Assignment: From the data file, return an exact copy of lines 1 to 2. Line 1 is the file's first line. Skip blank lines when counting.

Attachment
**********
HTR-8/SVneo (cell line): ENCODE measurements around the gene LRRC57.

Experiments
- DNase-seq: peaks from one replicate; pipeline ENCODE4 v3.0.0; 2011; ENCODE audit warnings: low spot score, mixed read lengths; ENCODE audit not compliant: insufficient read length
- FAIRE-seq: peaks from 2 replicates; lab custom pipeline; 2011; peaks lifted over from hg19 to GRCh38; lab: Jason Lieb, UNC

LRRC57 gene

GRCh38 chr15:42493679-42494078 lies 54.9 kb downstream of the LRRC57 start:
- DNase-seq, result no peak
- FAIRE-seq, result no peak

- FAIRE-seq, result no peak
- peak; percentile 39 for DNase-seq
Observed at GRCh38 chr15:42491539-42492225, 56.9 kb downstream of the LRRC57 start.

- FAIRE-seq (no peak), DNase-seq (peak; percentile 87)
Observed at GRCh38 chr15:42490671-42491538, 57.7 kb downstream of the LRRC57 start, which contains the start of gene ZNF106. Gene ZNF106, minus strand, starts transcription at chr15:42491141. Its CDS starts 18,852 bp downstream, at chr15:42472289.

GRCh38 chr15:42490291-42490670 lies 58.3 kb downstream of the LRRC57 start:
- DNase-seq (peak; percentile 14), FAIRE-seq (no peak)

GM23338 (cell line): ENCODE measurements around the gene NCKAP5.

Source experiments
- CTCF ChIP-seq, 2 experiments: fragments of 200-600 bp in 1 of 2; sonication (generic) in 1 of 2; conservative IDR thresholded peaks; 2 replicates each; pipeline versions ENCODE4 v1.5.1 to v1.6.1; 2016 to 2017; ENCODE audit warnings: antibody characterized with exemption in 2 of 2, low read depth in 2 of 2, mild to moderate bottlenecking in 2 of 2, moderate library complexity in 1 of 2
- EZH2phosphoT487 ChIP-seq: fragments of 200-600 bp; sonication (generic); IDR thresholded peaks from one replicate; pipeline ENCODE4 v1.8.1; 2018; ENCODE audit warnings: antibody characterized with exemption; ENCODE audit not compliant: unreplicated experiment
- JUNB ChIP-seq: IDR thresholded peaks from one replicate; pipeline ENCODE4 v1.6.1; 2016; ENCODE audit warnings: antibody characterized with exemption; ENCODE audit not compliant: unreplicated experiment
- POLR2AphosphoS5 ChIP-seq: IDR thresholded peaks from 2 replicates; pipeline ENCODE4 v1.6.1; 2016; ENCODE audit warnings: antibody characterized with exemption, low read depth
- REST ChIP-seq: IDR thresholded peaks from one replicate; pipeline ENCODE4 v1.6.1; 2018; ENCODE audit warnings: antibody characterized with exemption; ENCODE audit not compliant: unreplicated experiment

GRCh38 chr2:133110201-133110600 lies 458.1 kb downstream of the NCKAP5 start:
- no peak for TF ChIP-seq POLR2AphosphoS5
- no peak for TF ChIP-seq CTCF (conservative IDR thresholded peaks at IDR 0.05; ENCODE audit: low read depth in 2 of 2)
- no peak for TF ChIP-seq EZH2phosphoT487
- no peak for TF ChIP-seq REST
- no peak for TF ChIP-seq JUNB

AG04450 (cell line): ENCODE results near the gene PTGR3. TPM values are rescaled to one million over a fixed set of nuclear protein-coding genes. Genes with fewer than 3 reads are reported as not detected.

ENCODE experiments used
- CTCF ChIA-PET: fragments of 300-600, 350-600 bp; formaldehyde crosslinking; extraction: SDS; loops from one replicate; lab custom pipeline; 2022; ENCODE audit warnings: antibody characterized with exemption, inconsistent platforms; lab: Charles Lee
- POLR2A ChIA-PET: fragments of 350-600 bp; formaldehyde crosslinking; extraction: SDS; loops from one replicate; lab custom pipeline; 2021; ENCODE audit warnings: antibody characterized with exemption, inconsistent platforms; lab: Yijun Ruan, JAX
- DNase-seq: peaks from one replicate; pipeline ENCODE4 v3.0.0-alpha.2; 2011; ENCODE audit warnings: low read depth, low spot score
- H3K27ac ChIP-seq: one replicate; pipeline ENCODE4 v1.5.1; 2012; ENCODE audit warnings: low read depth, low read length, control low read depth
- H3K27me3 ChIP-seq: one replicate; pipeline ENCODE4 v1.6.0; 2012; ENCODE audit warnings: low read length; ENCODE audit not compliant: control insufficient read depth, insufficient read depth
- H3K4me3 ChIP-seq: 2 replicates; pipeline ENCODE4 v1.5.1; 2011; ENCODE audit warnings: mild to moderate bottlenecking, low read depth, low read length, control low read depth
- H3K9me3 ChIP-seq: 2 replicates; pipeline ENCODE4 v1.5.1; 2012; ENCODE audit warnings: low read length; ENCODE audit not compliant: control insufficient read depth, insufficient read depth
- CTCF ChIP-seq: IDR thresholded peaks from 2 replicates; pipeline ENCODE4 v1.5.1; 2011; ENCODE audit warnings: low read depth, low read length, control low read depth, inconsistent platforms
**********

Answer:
HTR-8/SVneo (cell line): ENCODE measurements around the gene LRRC57.

Experiments